Endometrial preparation for egg donor recipients or for frozen embryo transfers

Couples undergo in vitro fertilisation (IVF) after a long period of subfertility, because women have blocked fallopian tubes or severe endometriosis, where the male partner has a reduced semen count, or when pregnancy has not resulted after previous less invasive fertility treatment. Subsequent to an unsuccessful fresh embryo IVF cycle, a frozen-thawed embryo transfer can be performed when frozen embryos are available. Alternatively for women who have:ovarian insufficiency (premature menopause), poor ovarian capacity to respond to stimulation, or or have had several unsuccessful IVF cycles, oocyte donation is a frequent treatment option, particularly for older women. Adequate hormonal preparation of the endometrium is of outmost importance in both egg donor and frozen embryo replacement cycles to provide the optimal chances of pregnancy. Many drugs and various modes of administration have been tried by several investigators in order to optimise implantation rates and consequently improve the success rates of the embryo transfer procedures. A total of 22 randomised controlled trials were included in this review. There is insufficient evidence from these trials to be able to identify one particular intervention for endometrial preparation that clearly improves the treatment outcome for women receiving embryo transfers with either frozen embryos or embryos derived from donated oocytes. Better quality studies are needed to more accurately evaluate each treatment.

Authors' conclusions: 

There is insufficient evidence to recommend any one particular protocol for endometrial preparation over another with regard to pregnancy rates after embryo transfers. These were either frozen embryos or embryos derived from donor oocytes. However, there is evidence of a lower pregnancy rate and a higher cycle cancellation rate when the progesterone supplementation is commenced prior to oocyte retrieval in oocyte donation cycles. Adequately powered studies are needed to evaluate each treatment more accurately.

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Background: 

If a fresh embryo, assisted reproductive technology procedure cycle is unsuccessful and there are frozen embryos available, a frozen-thawed embryo transfer is performed. In some specific cases women may undergo oocyte donation treatment. In both situations the endometrium is primed by the administration of estrogen and progesterone. To prevent the possibility of spontaneous ovulation, gonadotropin-releasing hormone (GnRH) agonists are frequently used.

Objectives:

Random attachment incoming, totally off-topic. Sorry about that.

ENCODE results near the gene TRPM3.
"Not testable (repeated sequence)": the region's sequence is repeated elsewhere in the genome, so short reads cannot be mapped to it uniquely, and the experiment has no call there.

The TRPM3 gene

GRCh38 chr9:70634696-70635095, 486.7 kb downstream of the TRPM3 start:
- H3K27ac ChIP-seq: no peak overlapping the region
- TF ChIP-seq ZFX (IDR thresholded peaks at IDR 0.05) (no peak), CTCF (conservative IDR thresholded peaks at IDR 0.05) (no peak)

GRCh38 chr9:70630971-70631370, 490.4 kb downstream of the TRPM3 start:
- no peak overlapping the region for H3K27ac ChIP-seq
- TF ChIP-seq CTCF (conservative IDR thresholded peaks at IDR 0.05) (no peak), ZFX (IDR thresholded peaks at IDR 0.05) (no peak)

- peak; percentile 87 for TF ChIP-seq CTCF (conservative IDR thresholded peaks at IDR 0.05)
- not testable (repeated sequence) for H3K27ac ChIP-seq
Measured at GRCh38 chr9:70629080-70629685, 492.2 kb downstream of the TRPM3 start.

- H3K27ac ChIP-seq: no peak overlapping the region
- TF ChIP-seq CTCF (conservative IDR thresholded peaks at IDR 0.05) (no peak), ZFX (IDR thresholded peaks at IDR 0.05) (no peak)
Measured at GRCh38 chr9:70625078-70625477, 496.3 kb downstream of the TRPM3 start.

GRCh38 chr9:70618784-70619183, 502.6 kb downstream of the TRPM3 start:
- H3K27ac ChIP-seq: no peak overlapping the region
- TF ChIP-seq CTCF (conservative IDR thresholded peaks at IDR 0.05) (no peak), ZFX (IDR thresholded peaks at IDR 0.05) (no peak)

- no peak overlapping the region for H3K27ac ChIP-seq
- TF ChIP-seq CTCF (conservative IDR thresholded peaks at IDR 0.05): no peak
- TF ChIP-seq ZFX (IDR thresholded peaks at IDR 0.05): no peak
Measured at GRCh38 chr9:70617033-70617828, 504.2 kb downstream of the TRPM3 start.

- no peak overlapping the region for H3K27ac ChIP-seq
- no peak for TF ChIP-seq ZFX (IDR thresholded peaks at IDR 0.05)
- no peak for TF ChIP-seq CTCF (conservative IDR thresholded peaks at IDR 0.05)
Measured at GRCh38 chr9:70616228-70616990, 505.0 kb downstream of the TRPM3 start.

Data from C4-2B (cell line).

To evaluate the most effective endometrial preparation for women undergoing transfer with frozen embryos or embryos from donor oocytes with regard to the subsequent live birth rate.

Search strategy: 

We searched the Cochrane Menstrual Disorders and Subfertility Group Trials Register, Cochrane Central Register of Controlled Trials (CENTRAL) (The Cochrane Library), MEDLINE, EMBASE, LILACS, and abstracts of reproductive societies' meetings (from inception). No language restrictions were applied. Experts in the field were contacted.

Selection criteria: 

Randomised controlled trials evaluating endometrial preparation in women undergoing fresh donor cycles and frozen embryo transfers.

Data collection and analysis: 

Two review authors independently applied the inclusion criteria, assessed trial risk of bias, and extracted data.

Main results: 

Twenty two randomised controlled trials were included. Five studies analysed the use of a GnRH agonist versus control. No significant benefit was demonstrated when using GnRH agonists. No evidence of statistically significant benefit was found for one GnRH agonist over another, or vaginal over intramuscular progesterone administration. No difference in pregnancy rate was demonstrated when no treatment was compared to aspirin, steroids, ovarian stimulation, or human chorionic gonadotropin (hCG) prior to embryo transfer, although using hCG several times before the oocyte retrieval decreases the pregnancy rate. Finally, when oocyte recipients were studied further, starting progesterone on the day of oocyte pick-up (OPU) or the day after OPU produced a significantly higher pregnancy rate (OR 1.87, 95% CI 1.13 to 3.08) than when recipients started progesterone the day prior to OPU.